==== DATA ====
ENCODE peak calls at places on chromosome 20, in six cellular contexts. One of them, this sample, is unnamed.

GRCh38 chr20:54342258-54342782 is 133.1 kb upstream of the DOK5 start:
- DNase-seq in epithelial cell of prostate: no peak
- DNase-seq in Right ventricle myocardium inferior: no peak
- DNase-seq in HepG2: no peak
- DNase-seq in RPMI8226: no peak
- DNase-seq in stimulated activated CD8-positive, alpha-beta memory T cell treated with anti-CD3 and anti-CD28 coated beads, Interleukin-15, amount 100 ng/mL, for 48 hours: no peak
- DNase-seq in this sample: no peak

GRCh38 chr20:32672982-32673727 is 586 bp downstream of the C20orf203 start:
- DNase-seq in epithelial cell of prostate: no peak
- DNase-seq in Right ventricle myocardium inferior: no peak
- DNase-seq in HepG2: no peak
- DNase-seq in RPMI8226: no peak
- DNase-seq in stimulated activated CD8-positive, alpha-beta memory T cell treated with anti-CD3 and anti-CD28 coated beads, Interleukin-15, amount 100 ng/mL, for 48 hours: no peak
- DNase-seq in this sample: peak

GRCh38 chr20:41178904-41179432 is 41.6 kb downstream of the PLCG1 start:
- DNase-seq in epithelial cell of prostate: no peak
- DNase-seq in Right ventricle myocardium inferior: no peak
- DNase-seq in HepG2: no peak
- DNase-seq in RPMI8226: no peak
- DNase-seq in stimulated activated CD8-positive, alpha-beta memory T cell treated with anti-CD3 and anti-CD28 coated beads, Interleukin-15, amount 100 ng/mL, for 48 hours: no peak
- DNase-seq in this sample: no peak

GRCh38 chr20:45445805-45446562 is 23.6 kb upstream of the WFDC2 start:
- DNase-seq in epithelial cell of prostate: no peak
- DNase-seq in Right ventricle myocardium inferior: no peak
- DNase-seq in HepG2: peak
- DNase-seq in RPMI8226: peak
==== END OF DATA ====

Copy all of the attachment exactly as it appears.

ENCODE peak calls at places on chromosome 20, in six cellular contexts. One of them, this sample, is unnamed.

GRCh38 chr20:54342258-54342782 is 133.1 kb upstream of the DOK5 start:
- DNase-seq in epithelial cell of prostate: no peak
- DNase-seq in Right ventricle myocardium inferior: no peak
- DNase-seq in HepG2: no peak
- DNase-seq in RPMI8226: no peak
- DNase-seq in stimulated activated CD8-positive, alpha-beta memory T cell treated with anti-CD3 and anti-CD28 coated beads, Interleukin-15, amount 100 ng/mL, for 48 hours: no peak
- DNase-seq in this sample: no peak

GRCh38 chr20:32672982-32673727 is 586 bp downstream of the C20orf203 start:
- DNase-seq in epithelial cell of prostate: no peak
- DNase-seq in Right ventricle myocardium inferior: no peak
- DNase-seq in HepG2: no peak
- DNase-seq in RPMI8226: no peak
- DNase-seq in stimulated activated CD8-positive, alpha-beta memory T cell treated with anti-CD3 and anti-CD28 coated beads, Interleukin-15, amount 100 ng/mL, for 48 hours: no peak
- DNase-seq in this sample: peak

GRCh38 chr20:41178904-41179432 is 41.6 kb downstream of the PLCG1 start:
- DNase-seq in epithelial cell of prostate: no peak
- DNase-seq in Right ventricle myocardium inferior: no peak
- DNase-seq in HepG2: no peak
- DNase-seq in RPMI8226: no peak
- DNase-seq in stimulated activated CD8-positive, alpha-beta memory T cell treated with anti-CD3 and anti-CD28 coated beads, Interleukin-15, amount 100 ng/mL, for 48 hours: no peak
- DNase-seq in this sample: no peak

GRCh38 chr20:45445805-45446562 is 23.6 kb upstream of the WFDC2 start:
- DNase-seq in epithelial cell of prostate: no peak
- DNase-seq in Right ventricle myocardium inferior: no peak
- DNase-seq in HepG2: peak
- DNase-seq in RPMI8226: peak